Vanman described Paxton in particular as a “friend,” but he declined to detail how close they are. For example, when asked merely if he had ever visited the state representative at his home, he said, “I’m not going to answer you.”
Sometime around 2004 or 2005, Vanman says he presented a business plan to Cook and Paxton. They had no expectation, he says, that WatchGuard would be doing any business with Texas.
The two representatives soon decided to invest in WatchGuard, but just how much they owned of the company is something even Vanman can’t seem to get straight. In an interview with the Associated Press, the company executive said that Paxton’s ownership was “not insignificant.” Of Cook, Vanman said he had been “one of the company’s largest investors, ranking third or fourth among about 30 individuals.”
But after the AP story raised the prospect that both Paxton and Cook violated state ethics laws, Vanman must have realized that his company’s ties to sitting lawmakers were nothing to brag about.
Now he portrays those ties far differently. In two interviews with Texas Watchdog, he continually downplayed the House members’ stake in his company saying, “this is not a major investment for any of these individuals.”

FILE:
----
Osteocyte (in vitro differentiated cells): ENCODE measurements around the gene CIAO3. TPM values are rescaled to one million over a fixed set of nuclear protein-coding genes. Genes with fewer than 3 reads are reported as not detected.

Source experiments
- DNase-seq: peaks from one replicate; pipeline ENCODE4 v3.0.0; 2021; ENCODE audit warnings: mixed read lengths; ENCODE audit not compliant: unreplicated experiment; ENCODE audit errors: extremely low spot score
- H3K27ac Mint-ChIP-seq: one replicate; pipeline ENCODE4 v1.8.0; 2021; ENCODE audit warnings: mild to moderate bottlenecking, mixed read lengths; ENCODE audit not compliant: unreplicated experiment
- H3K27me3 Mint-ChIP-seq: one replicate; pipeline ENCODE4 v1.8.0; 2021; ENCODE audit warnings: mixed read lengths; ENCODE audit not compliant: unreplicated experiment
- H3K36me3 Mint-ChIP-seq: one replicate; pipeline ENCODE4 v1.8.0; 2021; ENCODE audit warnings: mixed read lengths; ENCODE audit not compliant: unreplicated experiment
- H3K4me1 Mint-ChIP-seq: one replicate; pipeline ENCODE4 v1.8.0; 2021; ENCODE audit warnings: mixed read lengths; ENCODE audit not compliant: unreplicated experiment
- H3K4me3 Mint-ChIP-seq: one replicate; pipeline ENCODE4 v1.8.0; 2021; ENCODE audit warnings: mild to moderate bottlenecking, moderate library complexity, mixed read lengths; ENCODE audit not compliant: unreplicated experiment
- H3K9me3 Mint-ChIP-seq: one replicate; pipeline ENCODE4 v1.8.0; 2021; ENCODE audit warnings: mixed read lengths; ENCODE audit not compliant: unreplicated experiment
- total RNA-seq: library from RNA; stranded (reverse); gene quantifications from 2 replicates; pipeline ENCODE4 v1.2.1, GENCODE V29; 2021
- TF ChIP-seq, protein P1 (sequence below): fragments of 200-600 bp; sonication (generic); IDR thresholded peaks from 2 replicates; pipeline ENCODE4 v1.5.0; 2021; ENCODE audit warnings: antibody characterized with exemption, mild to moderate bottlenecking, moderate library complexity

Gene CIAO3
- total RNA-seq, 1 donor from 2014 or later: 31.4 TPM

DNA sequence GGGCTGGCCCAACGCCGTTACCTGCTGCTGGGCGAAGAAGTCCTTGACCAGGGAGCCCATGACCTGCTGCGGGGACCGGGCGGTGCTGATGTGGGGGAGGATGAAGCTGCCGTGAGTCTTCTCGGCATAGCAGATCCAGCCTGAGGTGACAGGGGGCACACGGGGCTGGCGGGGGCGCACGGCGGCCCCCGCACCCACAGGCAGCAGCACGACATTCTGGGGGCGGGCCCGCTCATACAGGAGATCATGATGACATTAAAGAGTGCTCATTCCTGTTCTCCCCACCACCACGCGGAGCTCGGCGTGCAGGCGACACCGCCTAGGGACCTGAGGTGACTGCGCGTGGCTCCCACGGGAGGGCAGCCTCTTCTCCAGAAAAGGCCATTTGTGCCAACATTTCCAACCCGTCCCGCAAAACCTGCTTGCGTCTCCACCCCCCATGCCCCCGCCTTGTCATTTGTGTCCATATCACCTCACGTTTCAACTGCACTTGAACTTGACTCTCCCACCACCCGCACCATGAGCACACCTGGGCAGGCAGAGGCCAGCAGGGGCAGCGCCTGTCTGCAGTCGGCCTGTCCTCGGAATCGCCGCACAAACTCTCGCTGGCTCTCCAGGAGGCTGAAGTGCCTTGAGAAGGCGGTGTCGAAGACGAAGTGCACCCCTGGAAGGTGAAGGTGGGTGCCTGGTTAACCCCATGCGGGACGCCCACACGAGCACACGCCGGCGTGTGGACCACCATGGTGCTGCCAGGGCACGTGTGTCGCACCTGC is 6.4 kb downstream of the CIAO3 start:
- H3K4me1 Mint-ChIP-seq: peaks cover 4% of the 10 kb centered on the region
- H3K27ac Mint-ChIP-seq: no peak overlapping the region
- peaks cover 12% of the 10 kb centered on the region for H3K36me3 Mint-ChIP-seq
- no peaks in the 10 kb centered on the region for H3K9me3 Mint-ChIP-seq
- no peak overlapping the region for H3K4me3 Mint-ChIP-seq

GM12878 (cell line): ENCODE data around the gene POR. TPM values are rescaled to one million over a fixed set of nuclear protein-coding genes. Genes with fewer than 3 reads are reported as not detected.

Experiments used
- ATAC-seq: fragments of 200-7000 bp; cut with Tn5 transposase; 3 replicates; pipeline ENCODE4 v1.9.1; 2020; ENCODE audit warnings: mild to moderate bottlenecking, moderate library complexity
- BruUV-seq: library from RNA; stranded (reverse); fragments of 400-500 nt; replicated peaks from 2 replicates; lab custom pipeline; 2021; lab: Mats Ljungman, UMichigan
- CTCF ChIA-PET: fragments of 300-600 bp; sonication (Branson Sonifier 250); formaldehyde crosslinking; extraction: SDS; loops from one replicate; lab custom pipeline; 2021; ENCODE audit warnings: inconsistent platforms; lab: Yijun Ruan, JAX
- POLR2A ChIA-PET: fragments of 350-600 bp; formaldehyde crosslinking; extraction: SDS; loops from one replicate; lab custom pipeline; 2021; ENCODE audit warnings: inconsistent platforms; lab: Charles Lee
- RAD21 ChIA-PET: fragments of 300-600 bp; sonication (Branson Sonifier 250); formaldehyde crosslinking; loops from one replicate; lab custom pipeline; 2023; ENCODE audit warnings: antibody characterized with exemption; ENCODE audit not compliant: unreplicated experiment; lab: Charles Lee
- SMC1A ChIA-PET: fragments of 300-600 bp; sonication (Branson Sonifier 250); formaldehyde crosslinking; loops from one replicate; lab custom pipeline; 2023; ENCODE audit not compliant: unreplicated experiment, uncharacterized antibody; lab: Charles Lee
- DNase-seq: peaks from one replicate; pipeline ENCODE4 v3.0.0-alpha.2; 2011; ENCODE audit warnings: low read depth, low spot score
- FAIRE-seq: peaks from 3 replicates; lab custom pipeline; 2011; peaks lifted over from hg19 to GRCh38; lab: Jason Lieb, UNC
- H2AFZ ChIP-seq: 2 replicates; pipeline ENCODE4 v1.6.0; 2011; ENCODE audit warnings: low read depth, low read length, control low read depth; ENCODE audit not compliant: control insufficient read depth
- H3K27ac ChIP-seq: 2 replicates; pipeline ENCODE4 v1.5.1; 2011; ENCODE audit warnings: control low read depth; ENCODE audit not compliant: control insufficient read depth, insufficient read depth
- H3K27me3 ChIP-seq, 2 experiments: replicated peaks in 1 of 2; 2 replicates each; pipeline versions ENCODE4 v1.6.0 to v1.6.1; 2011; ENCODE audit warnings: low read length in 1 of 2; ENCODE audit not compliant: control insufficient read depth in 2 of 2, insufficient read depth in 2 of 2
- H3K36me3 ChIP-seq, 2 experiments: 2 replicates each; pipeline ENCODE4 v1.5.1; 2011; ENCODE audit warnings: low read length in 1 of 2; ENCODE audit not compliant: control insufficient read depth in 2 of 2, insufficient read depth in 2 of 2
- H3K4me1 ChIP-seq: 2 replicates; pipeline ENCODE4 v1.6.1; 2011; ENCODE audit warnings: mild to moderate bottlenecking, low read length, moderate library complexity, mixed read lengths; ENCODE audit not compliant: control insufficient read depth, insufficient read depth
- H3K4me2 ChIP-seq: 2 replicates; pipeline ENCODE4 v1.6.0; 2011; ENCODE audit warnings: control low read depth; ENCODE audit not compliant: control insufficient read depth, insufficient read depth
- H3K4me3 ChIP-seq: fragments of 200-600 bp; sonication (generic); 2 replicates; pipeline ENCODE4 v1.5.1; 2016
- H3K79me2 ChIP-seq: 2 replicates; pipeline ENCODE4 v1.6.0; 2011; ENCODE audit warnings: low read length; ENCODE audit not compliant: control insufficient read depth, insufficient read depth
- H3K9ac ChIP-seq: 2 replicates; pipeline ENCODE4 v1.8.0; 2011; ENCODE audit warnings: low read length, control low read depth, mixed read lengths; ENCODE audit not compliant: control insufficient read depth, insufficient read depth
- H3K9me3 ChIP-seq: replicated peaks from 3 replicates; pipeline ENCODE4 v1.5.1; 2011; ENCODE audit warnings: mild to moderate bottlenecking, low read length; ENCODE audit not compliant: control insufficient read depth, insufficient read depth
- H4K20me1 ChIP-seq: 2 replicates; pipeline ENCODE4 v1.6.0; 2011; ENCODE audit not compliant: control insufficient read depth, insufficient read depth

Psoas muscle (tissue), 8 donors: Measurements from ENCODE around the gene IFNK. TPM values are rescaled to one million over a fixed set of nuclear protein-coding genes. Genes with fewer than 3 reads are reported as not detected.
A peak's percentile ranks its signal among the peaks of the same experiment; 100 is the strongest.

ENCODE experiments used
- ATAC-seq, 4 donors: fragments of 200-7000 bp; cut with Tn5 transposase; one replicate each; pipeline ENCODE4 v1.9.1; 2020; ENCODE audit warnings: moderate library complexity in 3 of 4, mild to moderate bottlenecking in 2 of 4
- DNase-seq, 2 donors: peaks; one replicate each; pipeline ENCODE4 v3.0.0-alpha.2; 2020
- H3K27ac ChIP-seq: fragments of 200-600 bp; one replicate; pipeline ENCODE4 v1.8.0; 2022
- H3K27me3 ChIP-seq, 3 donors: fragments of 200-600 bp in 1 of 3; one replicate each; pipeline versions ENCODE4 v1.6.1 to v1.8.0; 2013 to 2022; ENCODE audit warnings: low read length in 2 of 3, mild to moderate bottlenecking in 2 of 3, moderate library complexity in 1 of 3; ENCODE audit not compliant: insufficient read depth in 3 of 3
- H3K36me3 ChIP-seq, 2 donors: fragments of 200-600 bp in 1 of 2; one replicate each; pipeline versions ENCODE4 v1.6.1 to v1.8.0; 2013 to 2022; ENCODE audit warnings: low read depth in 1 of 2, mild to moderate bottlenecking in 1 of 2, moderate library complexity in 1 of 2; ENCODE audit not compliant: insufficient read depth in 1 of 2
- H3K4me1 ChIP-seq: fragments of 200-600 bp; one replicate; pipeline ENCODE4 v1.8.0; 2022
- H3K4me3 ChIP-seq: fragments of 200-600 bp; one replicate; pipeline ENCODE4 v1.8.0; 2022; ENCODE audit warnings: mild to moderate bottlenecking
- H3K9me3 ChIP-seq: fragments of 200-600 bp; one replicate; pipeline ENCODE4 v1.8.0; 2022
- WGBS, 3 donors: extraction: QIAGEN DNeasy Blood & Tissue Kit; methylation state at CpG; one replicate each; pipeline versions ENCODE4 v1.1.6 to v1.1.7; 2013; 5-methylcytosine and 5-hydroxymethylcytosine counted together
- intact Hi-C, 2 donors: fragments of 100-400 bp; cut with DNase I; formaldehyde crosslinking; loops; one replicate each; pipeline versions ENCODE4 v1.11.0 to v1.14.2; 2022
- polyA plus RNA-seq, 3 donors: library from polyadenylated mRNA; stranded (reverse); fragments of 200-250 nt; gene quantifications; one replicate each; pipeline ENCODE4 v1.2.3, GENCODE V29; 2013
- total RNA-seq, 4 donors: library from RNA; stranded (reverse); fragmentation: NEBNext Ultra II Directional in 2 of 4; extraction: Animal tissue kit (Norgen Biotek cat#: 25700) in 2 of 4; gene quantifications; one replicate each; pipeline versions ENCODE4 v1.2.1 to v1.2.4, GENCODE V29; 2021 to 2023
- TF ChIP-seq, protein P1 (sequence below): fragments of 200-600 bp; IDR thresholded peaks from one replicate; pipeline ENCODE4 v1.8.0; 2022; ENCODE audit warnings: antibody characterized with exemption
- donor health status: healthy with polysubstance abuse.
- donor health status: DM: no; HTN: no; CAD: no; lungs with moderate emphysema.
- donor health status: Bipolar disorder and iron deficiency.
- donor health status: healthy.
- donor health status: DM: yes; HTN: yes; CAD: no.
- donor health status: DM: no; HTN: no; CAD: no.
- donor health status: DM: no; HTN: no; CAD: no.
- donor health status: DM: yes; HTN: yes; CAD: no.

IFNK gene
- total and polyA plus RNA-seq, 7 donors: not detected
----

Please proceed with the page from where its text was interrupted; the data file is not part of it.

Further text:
And while Vanman told the Associated Press that Cook was “very active on our board,” he again modified his story to Texas Watchdog. Now, Vanman says the GOP lawmaker sat on an advisory board only “for a short time.”
Did Paxton and Cook violate the Texas constitution?
Last year, Paxton and Cook sold off much of their original investments, which Vanman says was the first chance they had to unload their shares. At that time, it had been two years since WatchGuard won its state contract.
Vanman says the state of Texas is one of Watchguard’s biggest clients. Overall, he says his firm has won more “highway patrol contracts than every other company in the industry combined.”
But it’s the company contract with the state of Texas that seem to ensnare Cook and Paxton in an unlawful conflict of interest. The provision that would apply here is Article III, section 18, which prohibits “members of the Legislature from being interested, either directly or indirectly, in any contract with the State, or any county thereof, authorized by any law passed during the term for which he shall have been elected.”